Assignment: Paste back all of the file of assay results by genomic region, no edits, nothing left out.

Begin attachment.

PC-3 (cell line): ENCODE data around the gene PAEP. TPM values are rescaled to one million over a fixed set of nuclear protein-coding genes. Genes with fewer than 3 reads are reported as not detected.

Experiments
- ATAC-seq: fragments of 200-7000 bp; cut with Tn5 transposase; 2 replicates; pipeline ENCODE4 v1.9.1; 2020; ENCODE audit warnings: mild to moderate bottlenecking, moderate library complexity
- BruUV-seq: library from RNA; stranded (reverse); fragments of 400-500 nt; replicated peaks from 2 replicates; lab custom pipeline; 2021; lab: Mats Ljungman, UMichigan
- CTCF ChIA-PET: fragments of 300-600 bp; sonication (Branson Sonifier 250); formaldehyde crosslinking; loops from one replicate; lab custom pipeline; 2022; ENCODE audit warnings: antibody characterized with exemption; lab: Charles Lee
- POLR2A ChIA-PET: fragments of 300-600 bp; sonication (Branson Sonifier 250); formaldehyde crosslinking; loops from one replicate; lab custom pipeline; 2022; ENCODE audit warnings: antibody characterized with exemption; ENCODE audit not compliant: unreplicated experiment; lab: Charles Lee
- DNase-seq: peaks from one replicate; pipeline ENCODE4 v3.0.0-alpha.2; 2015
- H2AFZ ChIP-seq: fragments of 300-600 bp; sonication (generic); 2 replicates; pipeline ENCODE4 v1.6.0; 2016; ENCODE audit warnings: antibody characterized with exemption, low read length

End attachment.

PC-3 (cell line): ENCODE data around the gene PAEP. TPM values are rescaled to one million over a fixed set of nuclear protein-coding genes. Genes with fewer than 3 reads are reported as not detected.

Experiments
- ATAC-seq: fragments of 200-7000 bp; cut with Tn5 transposase; 2 replicates; pipeline ENCODE4 v1.9.1; 2020; ENCODE audit warnings: mild to moderate bottlenecking, moderate library complexity
- BruUV-seq: library from RNA; stranded (reverse); fragments of 400-500 nt; replicated peaks from 2 replicates; lab custom pipeline; 2021; lab: Mats Ljungman, UMichigan
- CTCF ChIA-PET: fragments of 300-600 bp; sonication (Branson Sonifier 250); formaldehyde crosslinking; loops from one replicate; lab custom pipeline; 2022; ENCODE audit warnings: antibody characterized with exemption; lab: Charles Lee
- POLR2A ChIA-PET: fragments of 300-600 bp; sonication (Branson Sonifier 250); formaldehyde crosslinking; loops from one replicate; lab custom pipeline; 2022; ENCODE audit warnings: antibody characterized with exemption; ENCODE audit not compliant: unreplicated experiment; lab: Charles Lee
- DNase-seq: peaks from one replicate; pipeline ENCODE4 v3.0.0-alpha.2; 2015
- H2AFZ ChIP-seq: fragments of 300-600 bp; sonication (generic); 2 replicates; pipeline ENCODE4 v1.6.0; 2016; ENCODE audit warnings: antibody characterized with exemption, low read length